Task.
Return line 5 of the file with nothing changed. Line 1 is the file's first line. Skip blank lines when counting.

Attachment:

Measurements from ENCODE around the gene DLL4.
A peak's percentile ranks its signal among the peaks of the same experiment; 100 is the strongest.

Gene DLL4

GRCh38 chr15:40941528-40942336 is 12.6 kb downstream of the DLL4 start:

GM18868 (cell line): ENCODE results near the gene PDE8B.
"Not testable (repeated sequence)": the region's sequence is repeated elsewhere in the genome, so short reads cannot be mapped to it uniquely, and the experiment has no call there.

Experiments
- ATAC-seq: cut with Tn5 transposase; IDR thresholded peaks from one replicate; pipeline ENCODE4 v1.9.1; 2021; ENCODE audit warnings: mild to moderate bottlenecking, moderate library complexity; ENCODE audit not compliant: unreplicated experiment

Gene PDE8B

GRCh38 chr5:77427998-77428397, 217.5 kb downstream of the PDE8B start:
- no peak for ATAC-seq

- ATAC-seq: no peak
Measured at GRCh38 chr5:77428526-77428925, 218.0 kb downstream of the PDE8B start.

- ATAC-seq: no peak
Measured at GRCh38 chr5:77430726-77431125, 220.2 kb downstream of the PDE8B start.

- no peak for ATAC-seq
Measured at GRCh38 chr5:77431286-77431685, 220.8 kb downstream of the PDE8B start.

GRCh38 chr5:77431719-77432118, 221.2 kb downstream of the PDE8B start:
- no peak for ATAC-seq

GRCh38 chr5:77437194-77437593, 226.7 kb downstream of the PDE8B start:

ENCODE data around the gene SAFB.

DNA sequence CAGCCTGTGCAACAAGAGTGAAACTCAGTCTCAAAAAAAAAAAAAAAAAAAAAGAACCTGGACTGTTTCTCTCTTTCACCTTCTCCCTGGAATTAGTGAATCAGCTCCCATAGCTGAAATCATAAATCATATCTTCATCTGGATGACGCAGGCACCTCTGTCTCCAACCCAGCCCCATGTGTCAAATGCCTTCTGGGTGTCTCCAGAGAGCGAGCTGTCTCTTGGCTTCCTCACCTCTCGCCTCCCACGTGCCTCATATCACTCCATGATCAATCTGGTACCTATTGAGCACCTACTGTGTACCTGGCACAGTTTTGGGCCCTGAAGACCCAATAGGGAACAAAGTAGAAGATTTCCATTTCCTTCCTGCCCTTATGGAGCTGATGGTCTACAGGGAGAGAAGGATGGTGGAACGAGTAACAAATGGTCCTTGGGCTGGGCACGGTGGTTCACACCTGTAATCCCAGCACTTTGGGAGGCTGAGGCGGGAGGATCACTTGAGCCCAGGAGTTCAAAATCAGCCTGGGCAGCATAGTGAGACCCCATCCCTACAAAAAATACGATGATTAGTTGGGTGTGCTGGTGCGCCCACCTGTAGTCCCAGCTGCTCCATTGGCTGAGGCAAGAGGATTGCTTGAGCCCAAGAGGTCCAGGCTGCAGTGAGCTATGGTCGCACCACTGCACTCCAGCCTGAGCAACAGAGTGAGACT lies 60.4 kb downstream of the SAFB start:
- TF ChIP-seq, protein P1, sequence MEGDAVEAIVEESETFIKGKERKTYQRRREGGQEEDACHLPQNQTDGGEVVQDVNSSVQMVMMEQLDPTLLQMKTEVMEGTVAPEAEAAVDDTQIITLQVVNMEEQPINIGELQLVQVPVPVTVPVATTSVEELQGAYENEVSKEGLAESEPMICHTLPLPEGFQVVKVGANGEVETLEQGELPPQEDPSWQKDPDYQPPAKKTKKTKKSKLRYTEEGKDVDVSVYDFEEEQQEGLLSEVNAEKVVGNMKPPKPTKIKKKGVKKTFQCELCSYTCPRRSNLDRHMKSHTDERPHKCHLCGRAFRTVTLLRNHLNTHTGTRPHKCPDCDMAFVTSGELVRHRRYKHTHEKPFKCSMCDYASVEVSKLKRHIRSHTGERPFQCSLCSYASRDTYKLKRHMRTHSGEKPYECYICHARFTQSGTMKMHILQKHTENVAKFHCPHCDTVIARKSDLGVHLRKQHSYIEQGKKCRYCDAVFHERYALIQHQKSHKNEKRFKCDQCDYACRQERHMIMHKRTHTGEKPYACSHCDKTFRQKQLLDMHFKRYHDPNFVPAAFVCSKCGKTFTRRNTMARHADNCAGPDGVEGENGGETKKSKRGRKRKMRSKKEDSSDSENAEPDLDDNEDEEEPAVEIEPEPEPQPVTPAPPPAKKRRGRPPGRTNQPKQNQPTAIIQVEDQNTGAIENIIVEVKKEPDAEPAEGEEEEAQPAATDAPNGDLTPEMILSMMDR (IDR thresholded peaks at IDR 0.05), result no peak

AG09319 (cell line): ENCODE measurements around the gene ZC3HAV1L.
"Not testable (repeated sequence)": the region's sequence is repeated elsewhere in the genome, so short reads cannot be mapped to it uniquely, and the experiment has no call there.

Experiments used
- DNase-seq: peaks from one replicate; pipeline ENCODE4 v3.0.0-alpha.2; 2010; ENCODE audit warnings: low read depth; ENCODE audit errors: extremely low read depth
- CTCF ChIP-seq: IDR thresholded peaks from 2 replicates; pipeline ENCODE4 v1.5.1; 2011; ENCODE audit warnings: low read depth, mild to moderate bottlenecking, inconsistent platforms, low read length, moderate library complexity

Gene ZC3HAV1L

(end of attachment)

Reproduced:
GM18868 (cell line): ENCODE results near the gene PDE8B.